George Washington University Law SchoolÂ Professor Larry Mitchellâ€™s new book, The Speculation Economy, is a worthwhile read, and anyone with an interest in corporate law, securities regulation, stock market evolution, the rise of big business, legal history, antitrust, and other related topics should consider putting the book on his or her holiday wish-list.Â
More specifically, The Speculation Economy is a valuable book for anyone wanting to understand how the legal, regulatory, financial, and legislative climate of big business evolved through the late 1800s into the early 1900s, laying the foundation for todayâ€™s modern publicly-held corporations and giving rise to what Mitchell calls â€œAmerican corporate capitalism.â€Â Though the time period covered in the book is narrow, the developments during this period are far-reaching and important.Â To that end, Mitchell fearlessly deconstructs the antitrust, corporate law, securities law, and the related federalism and state competition events over these three decades, describing, blow-by-blow, the move from a large business entity world dominated by major individual players focused on building an industrial enterprise to a business environment where business entities â€“ trusts turned conglomerates turned corporations â€“ were no longer a means to an end but rather an end in and of themselves.Â
And Mitchellâ€™s attention to detail is actually where I found the true value in the book.Â Based on the bookâ€™s subtitle â€“ â€œHow Finance Triumphed Over Industryâ€ â€“ and based on various reviewersâ€™ comments on the jacket and otherwise, I thought the book would be valuable because it explains why finance came to dominate industry.Â The reality, however, is that the book basically dispenses with that issue in its first two chapters.Â The rest of the book is spent on an a journey through the regulatory, legislative, state, political, and federal struggling and machinating in response to this capital market paradigm shift.Â It is this rich discussion and description that I found most valuable and wonderfully edifying.Â Mitchell takes us from New Jerseyâ€™s appearance as the first winner of the real race to the bottom to the Panic of 1907 to early attempts to federalize corporate law to the Owen Bill, the Pujo Committee, the Hepburn Act, the Mann-Elkins Act, and the Littlefield Bill to the sunset of Woodrow Wilsonâ€™s economic progressivism (covering, on the way, a whole host of other relevant material).Â The Speculation Economy is a solid historical read highlighting a critical time in corporate and capitalism history.Â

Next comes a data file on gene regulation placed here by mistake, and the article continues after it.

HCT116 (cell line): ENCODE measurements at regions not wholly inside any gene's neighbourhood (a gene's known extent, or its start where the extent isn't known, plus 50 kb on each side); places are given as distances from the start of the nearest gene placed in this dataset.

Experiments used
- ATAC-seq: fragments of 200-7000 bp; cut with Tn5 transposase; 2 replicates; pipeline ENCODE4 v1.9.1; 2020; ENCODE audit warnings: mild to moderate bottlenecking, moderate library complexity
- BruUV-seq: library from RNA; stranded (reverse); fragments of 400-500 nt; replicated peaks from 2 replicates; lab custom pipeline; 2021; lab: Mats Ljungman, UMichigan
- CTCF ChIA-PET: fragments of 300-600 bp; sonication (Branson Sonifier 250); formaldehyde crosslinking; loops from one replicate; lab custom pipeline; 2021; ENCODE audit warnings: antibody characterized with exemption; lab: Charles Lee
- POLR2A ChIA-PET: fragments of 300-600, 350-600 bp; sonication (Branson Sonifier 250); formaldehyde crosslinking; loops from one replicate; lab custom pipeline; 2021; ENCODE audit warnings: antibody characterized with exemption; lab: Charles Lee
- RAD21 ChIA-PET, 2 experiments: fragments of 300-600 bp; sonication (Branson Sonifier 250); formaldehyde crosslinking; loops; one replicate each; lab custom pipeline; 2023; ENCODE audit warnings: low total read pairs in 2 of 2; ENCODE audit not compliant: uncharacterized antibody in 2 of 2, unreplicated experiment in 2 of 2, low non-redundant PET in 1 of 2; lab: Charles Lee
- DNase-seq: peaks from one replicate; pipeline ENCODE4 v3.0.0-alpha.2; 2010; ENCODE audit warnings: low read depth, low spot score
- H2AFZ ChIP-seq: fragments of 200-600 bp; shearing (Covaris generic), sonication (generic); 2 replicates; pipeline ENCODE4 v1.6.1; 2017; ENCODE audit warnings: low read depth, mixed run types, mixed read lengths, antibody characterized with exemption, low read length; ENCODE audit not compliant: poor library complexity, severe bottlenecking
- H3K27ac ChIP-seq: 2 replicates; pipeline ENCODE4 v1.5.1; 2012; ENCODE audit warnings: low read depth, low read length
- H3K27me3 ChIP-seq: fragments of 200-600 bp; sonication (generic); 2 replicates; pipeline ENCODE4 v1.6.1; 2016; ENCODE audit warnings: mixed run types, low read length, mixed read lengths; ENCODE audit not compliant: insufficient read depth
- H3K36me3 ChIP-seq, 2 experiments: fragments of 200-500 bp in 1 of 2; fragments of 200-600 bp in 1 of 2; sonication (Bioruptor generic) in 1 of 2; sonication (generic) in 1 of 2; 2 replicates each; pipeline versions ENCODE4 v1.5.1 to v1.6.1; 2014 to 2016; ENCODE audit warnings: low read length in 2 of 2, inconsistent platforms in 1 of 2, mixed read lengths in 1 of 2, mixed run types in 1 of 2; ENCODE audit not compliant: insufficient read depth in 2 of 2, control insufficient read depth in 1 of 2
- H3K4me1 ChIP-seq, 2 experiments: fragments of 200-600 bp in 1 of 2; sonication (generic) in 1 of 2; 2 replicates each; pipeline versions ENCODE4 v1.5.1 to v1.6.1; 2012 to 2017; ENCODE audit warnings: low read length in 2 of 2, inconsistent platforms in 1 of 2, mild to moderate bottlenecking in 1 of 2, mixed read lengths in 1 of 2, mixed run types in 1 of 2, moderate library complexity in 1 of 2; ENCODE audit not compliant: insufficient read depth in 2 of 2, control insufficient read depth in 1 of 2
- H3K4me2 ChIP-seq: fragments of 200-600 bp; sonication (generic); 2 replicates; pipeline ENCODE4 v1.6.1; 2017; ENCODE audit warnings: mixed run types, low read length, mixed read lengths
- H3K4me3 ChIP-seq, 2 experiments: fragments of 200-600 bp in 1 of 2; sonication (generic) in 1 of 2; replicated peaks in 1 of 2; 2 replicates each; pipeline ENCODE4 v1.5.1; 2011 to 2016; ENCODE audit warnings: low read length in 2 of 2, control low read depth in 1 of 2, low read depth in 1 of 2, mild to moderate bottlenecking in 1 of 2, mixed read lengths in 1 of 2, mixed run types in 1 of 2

Columbia Professor Harvey Goldschmidâ€™s comment on The Speculation Economy book jacket promises that â€œ[a]nyone interested in the development of our modern financial markets will be richly rewarded by a careful reading.â€Â Harvey was right.Â The Speculation Economy, while requiring an attentive, slower read due to its factual density, delivered, in return, a wealth of information, coherently explained and colorfully detailed, about a pivotal time in corporate history.Â The book earned its rightful place on my office bookshelf of corporate and securities law tomes, and, for only 279 pages of text (excluding the endnotes), The Speculation Economy is must-read contribution to the legal history, corporate law, securities regulation, and big business scholarship.
** Look for the Conglomerate’s book review session on The Speculation Economy in a few weeks!Â Â Â http://www.theconglomerate.org/conglomerate_book_club/index.html